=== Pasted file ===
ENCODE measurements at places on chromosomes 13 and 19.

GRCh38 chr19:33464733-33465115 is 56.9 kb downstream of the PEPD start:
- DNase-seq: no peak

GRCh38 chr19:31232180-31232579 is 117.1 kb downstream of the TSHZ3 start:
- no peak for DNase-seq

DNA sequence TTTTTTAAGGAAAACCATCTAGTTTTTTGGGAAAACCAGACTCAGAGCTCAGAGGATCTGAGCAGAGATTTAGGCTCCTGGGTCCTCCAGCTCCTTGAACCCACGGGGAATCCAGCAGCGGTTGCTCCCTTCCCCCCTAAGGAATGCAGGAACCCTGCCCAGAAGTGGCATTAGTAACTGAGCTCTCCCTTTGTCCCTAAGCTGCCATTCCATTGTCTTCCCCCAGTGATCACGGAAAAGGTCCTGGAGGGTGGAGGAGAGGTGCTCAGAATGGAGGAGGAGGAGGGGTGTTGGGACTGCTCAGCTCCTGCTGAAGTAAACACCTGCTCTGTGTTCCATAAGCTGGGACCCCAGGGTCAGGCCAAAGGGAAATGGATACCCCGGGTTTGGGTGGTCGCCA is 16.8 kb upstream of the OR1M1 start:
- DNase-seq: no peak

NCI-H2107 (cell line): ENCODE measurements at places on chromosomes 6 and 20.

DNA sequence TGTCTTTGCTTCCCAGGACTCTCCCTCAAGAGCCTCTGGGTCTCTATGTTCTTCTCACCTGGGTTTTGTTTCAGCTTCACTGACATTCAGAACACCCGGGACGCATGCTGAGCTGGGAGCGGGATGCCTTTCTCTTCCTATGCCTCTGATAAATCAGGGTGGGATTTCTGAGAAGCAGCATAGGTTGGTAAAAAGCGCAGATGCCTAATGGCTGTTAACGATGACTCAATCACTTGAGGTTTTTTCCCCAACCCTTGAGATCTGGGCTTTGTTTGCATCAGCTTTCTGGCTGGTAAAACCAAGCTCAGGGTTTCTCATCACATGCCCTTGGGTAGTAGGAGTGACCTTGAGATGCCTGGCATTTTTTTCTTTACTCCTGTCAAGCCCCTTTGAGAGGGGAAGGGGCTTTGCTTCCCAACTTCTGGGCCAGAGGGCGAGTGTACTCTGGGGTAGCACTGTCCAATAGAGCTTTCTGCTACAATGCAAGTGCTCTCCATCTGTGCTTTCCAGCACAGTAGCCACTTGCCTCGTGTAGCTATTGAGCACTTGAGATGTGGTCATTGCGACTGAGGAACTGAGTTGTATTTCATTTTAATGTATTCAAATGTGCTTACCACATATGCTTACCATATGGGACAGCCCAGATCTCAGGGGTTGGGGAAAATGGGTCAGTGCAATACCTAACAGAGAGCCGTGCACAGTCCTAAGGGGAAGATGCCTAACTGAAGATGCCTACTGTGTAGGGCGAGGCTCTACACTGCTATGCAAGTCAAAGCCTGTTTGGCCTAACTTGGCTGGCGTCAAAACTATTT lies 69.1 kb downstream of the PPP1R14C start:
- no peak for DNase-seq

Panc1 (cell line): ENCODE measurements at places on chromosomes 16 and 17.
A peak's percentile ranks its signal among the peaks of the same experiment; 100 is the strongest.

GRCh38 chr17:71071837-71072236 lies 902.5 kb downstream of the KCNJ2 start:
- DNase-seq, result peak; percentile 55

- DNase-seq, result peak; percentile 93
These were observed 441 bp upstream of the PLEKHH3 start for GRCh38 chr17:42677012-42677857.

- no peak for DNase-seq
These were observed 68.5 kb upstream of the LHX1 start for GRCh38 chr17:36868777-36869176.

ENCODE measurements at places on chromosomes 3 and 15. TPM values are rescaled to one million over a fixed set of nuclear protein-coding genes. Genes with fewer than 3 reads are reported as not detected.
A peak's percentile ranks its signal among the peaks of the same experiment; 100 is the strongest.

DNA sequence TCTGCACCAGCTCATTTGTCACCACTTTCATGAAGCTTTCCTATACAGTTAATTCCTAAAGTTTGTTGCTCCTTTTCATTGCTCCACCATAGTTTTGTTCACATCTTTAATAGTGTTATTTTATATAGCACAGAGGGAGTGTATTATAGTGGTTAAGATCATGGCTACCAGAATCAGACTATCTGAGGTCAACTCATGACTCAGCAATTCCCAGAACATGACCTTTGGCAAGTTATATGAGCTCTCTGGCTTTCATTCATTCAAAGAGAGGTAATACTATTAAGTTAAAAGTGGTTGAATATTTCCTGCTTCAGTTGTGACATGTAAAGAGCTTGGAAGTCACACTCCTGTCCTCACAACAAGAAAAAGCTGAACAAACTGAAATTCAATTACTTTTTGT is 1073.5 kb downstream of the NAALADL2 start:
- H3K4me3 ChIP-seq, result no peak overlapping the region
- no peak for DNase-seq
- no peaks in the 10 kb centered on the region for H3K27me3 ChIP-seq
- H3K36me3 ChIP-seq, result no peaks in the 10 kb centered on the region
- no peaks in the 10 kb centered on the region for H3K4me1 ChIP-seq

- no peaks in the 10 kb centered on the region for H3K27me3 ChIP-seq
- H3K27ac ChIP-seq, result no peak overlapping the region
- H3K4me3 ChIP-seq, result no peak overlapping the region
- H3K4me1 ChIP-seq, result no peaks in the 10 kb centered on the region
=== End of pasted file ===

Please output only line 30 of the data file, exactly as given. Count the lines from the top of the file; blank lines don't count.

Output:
- H3K4me1 ChIP-seq, result no peaks in the 10 kb centered on the region